News & Articles

COVID, Social Media and Technology

Having access to the internet, online news and social media is something that makes getting through COVID easier right?

It means we can access up to the minute information about the virus, stay in touch with loved ones, and of course work through online platforms. We do need to manage how we engage with the world wide web though in order look after ourselves.

Using social media platforms is a common coping strategy – it can help us to understand information and try to make sense of it. It can be very helpful if we take care not become overwhelmed by what we are reading. Here are some tips:

  1. Set boundaries for yourself in terms of time spent scrolling,
  2. Be alert to “fake news” & misinformation – cross reference information with that provided by reputable news sources,
  3. Notice your reactions – if you are finding you are getting upset or confused take a break,
  4. Recognise that social media is designed to play to peoples’ biases and keep you ‘clicking’ – take information you read with a grain of salt and find reputable information sources in relation to health advice.

More broadly, the use of screens can inhibit our ability to get a good night’s sleep. Studies have shown that the natural rise of melatonin (a hormone that makes us ready for sleep) is not affected by 1 hour of bright screen light, but is after 1.5 hours.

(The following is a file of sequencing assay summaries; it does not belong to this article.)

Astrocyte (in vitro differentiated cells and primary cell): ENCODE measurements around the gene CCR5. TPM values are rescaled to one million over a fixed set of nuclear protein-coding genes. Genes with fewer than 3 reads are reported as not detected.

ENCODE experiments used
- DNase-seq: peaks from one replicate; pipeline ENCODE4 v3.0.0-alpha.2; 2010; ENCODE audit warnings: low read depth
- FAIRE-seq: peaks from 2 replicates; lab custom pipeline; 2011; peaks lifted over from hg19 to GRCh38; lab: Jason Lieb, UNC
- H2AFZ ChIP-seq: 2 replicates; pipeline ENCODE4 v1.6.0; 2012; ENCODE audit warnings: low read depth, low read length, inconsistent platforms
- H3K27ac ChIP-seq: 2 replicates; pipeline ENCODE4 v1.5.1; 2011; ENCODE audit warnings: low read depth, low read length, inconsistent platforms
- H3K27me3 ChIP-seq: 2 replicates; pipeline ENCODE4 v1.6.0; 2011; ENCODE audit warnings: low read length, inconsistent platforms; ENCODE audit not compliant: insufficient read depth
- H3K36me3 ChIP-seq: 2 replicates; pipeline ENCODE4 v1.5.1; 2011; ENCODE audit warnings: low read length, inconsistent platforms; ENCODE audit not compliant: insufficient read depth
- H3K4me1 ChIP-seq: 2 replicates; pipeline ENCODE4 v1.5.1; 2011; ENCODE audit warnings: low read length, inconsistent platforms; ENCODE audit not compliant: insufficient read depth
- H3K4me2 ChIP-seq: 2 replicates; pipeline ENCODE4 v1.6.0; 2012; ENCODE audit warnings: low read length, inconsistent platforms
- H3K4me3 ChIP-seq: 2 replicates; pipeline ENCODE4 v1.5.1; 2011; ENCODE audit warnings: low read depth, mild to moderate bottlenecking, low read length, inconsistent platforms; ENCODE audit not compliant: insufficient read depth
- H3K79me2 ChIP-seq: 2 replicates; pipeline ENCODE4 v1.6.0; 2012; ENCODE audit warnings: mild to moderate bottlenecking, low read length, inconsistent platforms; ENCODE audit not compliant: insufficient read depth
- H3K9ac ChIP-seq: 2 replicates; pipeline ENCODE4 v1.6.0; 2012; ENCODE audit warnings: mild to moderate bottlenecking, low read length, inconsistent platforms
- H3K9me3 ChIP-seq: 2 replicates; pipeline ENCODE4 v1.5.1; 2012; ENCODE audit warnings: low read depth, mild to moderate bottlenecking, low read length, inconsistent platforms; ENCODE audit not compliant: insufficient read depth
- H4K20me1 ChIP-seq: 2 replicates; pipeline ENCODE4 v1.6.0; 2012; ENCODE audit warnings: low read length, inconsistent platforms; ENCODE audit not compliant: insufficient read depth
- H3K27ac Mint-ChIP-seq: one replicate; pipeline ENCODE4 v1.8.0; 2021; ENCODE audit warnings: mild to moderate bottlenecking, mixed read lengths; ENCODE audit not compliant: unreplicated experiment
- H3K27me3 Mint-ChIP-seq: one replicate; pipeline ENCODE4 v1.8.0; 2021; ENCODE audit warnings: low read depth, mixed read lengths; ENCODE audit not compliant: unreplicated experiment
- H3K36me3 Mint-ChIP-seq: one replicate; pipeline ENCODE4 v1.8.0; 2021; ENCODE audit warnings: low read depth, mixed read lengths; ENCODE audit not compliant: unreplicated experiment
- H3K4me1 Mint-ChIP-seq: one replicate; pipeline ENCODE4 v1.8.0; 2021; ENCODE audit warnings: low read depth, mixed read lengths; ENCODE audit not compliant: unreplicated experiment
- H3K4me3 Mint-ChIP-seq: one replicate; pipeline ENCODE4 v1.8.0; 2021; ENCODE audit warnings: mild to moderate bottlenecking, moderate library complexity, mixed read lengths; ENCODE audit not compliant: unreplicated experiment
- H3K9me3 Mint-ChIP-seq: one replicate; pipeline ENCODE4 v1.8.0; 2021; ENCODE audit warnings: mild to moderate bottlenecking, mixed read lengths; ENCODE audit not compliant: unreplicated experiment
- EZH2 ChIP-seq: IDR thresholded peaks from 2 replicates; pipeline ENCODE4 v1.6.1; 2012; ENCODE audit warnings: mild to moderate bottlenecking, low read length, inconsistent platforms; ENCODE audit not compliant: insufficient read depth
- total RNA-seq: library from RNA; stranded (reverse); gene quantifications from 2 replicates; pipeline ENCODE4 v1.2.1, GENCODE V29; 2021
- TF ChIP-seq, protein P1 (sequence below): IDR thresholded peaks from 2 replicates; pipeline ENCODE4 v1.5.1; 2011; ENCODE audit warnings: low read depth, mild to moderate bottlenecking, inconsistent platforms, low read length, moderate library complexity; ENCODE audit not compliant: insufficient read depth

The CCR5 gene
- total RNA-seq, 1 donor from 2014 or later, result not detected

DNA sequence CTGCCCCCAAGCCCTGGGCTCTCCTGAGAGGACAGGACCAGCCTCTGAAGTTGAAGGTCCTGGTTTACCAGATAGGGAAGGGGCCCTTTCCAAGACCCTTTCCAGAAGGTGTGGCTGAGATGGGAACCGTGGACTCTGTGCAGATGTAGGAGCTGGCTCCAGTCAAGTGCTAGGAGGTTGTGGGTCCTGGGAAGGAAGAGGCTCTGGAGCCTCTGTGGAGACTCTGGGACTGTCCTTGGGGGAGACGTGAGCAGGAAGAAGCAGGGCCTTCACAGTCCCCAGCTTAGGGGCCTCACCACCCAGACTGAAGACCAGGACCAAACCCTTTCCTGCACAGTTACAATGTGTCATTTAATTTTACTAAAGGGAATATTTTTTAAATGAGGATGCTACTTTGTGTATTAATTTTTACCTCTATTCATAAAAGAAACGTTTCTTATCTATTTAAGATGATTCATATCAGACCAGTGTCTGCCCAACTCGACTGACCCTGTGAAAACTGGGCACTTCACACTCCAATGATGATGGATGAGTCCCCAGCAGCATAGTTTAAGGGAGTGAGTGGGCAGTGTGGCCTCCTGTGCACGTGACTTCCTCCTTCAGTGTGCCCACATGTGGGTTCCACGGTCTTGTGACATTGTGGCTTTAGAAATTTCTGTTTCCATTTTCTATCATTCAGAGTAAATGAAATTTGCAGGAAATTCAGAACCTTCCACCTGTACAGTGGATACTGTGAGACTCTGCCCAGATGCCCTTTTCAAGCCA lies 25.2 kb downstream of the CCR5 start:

• This light interferes with the natural patterns of sleep & wakefulness,
  • Late night technology (in the hour before bed) users report greater sleepiness during the day during a range of situations.

This happens because:

  • The bright light can cause increased alertness,
  • Activities on such devices can be stimulating (such as social media leading to you to feel more worried and angry) and make us less ready to sleep,
  • People can become absorbed and continue using technology beyond their usual bedtime,
  • Interactive technological devices, such as ipads, computers, videogames are more harmful to sleep than passive devices tv’s, listening to music, reading an e-book.

Good practice is instead to avoid using interactive technologies in the 2 hours before sleep – instead read a book, listen to a podcast, practice meditation or engage in another relaxing activity.